3. USE ONE THEME TO UNIFY THE STATEMENT. Your statement should not be a laundry list of accomplishments (the rest of your packet provides that information). By picking one theme that illustrates who you are (and the background for that laundry list of accomplishments), you give your statement direction and more importantly, you are able to personalize your experiences. A single theme provides the foundation on which you can demonstrate qualities that make you a good "fit" for the schools you are applying to. When considering a theme, let the following topics be your guide: Hobbies you love and actively pursue _ Unique accomplishments _ academic, athletic, or otherwise _ Work habits or attitudes that stand out as predictors of future success _ Family background, parents or other mentors who have encouraged and supported you _ Personal hurdles you have overcome _ A major life event which produced positive results _ Keep in mind the most effective showcase for your desire and drive to succeed in medical school and beyond is a past experience you can illustrate using concrete examples and descriptive language.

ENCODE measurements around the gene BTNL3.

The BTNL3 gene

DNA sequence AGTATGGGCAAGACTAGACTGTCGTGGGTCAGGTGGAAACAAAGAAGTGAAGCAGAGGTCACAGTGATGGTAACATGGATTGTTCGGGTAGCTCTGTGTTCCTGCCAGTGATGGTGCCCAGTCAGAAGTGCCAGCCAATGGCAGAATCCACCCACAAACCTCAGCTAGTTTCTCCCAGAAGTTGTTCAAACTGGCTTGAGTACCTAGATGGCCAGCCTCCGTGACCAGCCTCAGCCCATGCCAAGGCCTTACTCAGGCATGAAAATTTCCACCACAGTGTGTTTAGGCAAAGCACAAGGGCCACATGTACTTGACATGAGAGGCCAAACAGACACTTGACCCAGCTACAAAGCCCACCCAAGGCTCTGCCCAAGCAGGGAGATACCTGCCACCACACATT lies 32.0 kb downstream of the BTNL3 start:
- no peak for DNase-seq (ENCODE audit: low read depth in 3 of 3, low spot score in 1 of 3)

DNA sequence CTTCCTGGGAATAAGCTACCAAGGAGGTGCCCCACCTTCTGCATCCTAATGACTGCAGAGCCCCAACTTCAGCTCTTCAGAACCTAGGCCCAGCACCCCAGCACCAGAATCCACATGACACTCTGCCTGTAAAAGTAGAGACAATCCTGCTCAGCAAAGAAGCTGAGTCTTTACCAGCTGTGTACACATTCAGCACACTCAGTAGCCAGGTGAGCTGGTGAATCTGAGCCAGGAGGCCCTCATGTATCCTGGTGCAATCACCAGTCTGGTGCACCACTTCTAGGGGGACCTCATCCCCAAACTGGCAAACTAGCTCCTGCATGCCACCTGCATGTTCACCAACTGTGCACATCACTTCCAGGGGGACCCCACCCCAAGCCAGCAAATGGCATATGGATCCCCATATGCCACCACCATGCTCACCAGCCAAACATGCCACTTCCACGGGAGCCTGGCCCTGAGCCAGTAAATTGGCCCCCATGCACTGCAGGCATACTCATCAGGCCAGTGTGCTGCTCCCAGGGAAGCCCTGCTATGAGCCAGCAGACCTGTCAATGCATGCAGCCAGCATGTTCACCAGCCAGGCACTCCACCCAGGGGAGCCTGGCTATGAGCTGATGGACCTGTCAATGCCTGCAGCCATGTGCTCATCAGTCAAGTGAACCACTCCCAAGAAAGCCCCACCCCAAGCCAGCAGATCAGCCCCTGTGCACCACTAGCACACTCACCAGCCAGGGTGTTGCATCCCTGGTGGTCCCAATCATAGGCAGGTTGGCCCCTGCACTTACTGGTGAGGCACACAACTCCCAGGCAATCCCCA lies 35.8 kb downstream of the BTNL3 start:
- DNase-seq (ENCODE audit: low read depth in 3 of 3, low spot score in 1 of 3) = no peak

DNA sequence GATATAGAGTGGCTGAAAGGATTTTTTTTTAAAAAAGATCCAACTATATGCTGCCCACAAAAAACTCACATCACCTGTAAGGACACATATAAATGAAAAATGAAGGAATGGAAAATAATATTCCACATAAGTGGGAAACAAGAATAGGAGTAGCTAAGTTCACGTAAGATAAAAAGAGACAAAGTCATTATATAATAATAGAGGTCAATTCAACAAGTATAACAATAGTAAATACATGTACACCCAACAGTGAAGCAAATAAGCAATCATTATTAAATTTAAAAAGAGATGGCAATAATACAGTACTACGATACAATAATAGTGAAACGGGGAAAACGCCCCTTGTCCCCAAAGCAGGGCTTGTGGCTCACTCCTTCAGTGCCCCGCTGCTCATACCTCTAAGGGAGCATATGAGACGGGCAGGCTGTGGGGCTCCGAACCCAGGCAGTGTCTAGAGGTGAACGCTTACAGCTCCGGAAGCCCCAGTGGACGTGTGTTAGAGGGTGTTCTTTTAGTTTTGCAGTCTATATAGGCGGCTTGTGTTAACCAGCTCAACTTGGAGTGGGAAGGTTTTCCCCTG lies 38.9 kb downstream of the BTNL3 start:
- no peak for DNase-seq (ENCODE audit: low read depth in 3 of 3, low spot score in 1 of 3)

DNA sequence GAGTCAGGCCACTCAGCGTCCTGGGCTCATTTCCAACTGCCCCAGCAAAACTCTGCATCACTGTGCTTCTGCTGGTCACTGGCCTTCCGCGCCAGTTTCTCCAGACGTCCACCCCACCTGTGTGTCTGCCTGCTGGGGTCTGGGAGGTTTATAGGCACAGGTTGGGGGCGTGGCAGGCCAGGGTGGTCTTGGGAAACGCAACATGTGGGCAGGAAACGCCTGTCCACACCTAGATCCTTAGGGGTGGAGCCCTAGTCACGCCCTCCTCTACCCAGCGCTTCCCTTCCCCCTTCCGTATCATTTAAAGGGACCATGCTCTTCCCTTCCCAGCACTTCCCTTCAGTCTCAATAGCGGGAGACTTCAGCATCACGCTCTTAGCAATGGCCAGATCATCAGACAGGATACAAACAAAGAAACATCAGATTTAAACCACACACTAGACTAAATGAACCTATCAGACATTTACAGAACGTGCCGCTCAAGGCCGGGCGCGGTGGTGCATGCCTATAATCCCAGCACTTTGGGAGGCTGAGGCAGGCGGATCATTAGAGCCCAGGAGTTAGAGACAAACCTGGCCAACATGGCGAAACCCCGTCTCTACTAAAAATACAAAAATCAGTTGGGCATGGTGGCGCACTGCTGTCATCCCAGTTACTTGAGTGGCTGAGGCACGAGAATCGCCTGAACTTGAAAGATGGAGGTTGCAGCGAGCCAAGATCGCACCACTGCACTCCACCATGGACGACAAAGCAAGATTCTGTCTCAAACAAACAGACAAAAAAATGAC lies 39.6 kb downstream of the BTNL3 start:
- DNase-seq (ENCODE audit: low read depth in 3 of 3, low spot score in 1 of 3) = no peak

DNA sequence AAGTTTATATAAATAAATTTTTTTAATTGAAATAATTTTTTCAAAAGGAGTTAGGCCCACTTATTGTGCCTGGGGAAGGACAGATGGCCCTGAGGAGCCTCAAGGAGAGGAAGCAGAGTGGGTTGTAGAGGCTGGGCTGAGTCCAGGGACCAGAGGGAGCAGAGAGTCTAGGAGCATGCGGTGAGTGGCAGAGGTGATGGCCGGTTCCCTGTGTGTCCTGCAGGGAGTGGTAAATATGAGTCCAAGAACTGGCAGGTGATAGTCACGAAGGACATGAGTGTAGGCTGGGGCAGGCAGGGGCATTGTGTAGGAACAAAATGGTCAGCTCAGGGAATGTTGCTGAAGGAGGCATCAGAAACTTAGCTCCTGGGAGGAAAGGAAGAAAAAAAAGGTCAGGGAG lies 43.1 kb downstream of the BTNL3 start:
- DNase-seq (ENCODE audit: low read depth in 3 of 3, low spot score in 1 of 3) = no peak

2 _ Get extra curricula _ If you're still in secondary school think about writing your personal statement after college. Think about something which will make you stand out. A lot of students won't have any legal work experience at this stage; you can really set yourself apart if you can get some. Even if you're in the second year of college it's not too late _ ask for some work experience at your local firm, even if it's for 2 days. You should really try and get at least one extra curricular law activity on your CV. You can also arrange a court visit at your local court. This could be a good chance to make contacts too. It could open the door to a shadowing opportunity _ shadowing any court staff will be exceedingly valuable.